Do you crave a long-term change of scenery?  Do you need to be where work and play are close by?  In some places, this concept is taken more seriously than others.  For example, I just got back from a brief trip to the town of Whistler, British Columbia, north of Vancouver.  Not having been there before I was very surprised by the number of people working in the hotels, bars, restaurants and shops who were not native to the area.  In fact, most weren’t even Canadian!  Gauging from the many accents I heard talking with those I met, I’d guestimate that three quarters of the service personnel were from somewhere else, and probably half of them weren’t even from North America.  Considering the number of Aussies I encountered, there may be a mass exodus from Perth, Melbourne and Sydney!
Sure, Whistler is a vacation destination, primarily attracting skiers and snowboarders – even in summer there’s still plenty of snow at the higher elevations.  But as resort locations go, it’s a small town with little to offer residents beyond basic services, familiar franchise and chain stores, a movie theater, and a couple of casinos a short drive away.  So what was the attraction to all the foreigners who were living and working there?
Certainly the 2010 Winter Olympics attracted a large number of people to the beautiful surroundings to work and play.  Jobs in the service and recreational industries were plentiful; hotels, lodging, entertainment and leisure facilities were expanded; all commercial areas were beautified; roads were widened and trails were repaired; new attractions were built; and the regional economy was bolstered by the influx of athletes, their families and their fans, not to mention the hoards of press sent there to cover the events.
But other reasons non-natives continue to be attracted to the area now that the Olympics are long over include the availability of relatively inexpensive housing and extensive recreational opportunities for weekend warriors and professional athletes alike.  Those who are less interested in the major winter sports can find ample opportunities for mountain and trail bicycle riding (heck, the highways have bike lanes), golf, rock climbing, hiking, rafting, wine tasting, and more, and they all require service personnel to keep customers satisfied and coming back.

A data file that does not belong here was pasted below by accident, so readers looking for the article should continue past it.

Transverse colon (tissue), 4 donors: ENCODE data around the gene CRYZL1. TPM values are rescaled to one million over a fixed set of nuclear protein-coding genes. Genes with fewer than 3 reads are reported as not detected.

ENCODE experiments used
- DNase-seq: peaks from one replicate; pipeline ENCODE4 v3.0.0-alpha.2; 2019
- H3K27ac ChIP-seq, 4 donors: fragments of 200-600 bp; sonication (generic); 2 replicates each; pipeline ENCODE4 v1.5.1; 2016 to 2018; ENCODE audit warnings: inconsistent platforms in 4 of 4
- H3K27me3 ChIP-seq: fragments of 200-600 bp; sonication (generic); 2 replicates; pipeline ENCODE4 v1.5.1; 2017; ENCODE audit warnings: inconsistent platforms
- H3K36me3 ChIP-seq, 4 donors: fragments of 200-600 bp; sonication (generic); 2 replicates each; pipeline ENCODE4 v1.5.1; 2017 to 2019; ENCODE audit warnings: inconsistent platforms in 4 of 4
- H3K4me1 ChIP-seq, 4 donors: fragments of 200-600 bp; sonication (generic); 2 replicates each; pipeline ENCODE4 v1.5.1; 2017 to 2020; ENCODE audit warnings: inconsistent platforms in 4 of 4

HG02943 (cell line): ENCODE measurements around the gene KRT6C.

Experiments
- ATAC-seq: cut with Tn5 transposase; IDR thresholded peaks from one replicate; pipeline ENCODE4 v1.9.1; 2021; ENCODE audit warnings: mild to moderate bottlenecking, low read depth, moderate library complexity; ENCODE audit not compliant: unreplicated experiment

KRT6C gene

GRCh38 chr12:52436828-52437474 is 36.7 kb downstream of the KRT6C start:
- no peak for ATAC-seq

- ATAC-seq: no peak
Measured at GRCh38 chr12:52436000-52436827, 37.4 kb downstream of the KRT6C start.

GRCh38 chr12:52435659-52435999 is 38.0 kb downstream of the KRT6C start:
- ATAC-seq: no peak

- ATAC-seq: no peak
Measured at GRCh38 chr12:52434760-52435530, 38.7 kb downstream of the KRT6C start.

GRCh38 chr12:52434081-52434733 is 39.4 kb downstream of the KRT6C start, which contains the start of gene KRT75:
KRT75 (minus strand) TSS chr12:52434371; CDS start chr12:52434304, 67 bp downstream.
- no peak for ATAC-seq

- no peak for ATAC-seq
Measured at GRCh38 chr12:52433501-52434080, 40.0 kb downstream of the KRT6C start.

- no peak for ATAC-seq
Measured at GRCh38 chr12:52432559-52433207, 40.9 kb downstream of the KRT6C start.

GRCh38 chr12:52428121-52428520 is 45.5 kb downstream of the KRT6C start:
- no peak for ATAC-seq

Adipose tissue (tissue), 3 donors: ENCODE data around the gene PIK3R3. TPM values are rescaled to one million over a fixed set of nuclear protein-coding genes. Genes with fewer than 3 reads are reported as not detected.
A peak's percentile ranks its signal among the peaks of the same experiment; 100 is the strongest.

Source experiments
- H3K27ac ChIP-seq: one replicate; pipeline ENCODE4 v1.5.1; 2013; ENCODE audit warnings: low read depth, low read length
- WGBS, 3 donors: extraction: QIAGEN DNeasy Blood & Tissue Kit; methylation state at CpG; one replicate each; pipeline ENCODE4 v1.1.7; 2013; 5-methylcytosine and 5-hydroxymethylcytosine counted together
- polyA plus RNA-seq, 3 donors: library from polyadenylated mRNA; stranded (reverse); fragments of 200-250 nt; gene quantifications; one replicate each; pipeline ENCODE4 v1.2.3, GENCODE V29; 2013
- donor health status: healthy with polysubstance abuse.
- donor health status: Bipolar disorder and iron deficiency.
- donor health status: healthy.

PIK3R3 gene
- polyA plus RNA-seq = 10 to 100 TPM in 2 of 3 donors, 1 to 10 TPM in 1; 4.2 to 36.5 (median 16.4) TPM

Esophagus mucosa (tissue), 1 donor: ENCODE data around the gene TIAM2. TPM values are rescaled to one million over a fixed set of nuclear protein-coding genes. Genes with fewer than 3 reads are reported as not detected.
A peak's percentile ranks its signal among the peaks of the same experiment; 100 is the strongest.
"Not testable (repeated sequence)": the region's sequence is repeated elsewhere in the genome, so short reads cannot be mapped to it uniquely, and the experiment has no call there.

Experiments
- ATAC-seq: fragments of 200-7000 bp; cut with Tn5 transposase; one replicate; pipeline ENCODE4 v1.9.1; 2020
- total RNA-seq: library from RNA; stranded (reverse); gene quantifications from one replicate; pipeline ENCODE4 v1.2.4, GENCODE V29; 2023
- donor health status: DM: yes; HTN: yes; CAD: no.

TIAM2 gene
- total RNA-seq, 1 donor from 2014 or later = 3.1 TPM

I also found out that in Canada non-residents have little trouble obtaining work permits, much less so than in the U.S.  And for a lot of those I met, access to the wealth of available outdoor activities was a prime motivator for them relocating to the region.  So while for many there is an interest in building a career in the hospitality industry, the chance to play hard in the same vicinity as they work – regardless of their profession – is a major draw.
Of course there’s more to the region beyond outdoor sports!  For example, the nearby Vancouver, BC area has a thriving high tech community, including fuel cell and software development.  Forestry, shipping, and an active film production community, are also among the many industries supporting the northern economy.   So there are a lot of reasons beyond tourism that people from such diverse backgrounds and interests have chosen this part of the planet to work, live and play.
Look, I’m not suggesting that you need to move to the great white north (or anyplace else for that matter) to find work!  Regardless of where your professional interests lie, whether in the hotel, food and beverage trades, or any other industry, if you seek a physically active lifestyle, working close to where you can play will help you fulfill those off-hours interests.  It can also make a profound difference in the way you balance your work and the rest of your life.  Work to play?  Not a bad way to pull it all together!

For more tips about  job search,  career development, and balancing work/life issues,  please search this blog and visit:  hanklondon.com

By Hank

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